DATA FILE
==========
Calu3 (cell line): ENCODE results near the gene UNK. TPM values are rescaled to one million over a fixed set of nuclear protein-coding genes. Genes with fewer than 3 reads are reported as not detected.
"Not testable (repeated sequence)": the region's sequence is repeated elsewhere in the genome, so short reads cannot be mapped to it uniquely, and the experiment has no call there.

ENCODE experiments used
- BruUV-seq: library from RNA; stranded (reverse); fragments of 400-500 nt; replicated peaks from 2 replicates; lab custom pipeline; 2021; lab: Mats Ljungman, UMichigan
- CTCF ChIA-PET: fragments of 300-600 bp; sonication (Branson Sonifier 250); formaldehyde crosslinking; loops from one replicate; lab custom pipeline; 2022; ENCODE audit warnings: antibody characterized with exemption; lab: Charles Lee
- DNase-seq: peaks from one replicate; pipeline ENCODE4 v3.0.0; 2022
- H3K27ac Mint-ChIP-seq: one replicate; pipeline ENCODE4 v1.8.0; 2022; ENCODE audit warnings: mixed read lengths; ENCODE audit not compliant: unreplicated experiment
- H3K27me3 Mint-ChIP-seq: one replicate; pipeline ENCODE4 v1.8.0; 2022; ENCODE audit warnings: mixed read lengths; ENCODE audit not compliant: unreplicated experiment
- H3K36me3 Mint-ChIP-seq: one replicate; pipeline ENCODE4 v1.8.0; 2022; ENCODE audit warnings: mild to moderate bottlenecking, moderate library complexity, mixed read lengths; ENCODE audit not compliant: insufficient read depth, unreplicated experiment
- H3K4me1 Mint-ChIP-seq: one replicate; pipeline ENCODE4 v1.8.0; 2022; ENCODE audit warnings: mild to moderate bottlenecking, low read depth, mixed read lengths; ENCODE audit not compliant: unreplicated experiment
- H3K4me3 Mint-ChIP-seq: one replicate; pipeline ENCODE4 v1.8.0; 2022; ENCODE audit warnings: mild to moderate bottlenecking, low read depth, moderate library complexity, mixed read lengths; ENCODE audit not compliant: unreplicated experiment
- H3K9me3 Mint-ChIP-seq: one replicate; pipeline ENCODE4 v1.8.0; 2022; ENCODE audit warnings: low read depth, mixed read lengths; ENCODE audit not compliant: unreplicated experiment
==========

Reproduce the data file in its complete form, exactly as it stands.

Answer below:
Calu3 (cell line): ENCODE results near the gene UNK. TPM values are rescaled to one million over a fixed set of nuclear protein-coding genes. Genes with fewer than 3 reads are reported as not detected.
"Not testable (repeated sequence)": the region's sequence is repeated elsewhere in the genome, so short reads cannot be mapped to it uniquely, and the experiment has no call there.

ENCODE experiments used
- BruUV-seq: library from RNA; stranded (reverse); fragments of 400-500 nt; replicated peaks from 2 replicates; lab custom pipeline; 2021; lab: Mats Ljungman, UMichigan
- CTCF ChIA-PET: fragments of 300-600 bp; sonication (Branson Sonifier 250); formaldehyde crosslinking; loops from one replicate; lab custom pipeline; 2022; ENCODE audit warnings: antibody characterized with exemption; lab: Charles Lee
- DNase-seq: peaks from one replicate; pipeline ENCODE4 v3.0.0; 2022
- H3K27ac Mint-ChIP-seq: one replicate; pipeline ENCODE4 v1.8.0; 2022; ENCODE audit warnings: mixed read lengths; ENCODE audit not compliant: unreplicated experiment
- H3K27me3 Mint-ChIP-seq: one replicate; pipeline ENCODE4 v1.8.0; 2022; ENCODE audit warnings: mixed read lengths; ENCODE audit not compliant: unreplicated experiment
- H3K36me3 Mint-ChIP-seq: one replicate; pipeline ENCODE4 v1.8.0; 2022; ENCODE audit warnings: mild to moderate bottlenecking, moderate library complexity, mixed read lengths; ENCODE audit not compliant: insufficient read depth, unreplicated experiment
- H3K4me1 Mint-ChIP-seq: one replicate; pipeline ENCODE4 v1.8.0; 2022; ENCODE audit warnings: mild to moderate bottlenecking, low read depth, mixed read lengths; ENCODE audit not compliant: unreplicated experiment
- H3K4me3 Mint-ChIP-seq: one replicate; pipeline ENCODE4 v1.8.0; 2022; ENCODE audit warnings: mild to moderate bottlenecking, low read depth, moderate library complexity, mixed read lengths; ENCODE audit not compliant: unreplicated experiment
- H3K9me3 Mint-ChIP-seq: one replicate; pipeline ENCODE4 v1.8.0; 2022; ENCODE audit warnings: low read depth, mixed read lengths; ENCODE audit not compliant: unreplicated experiment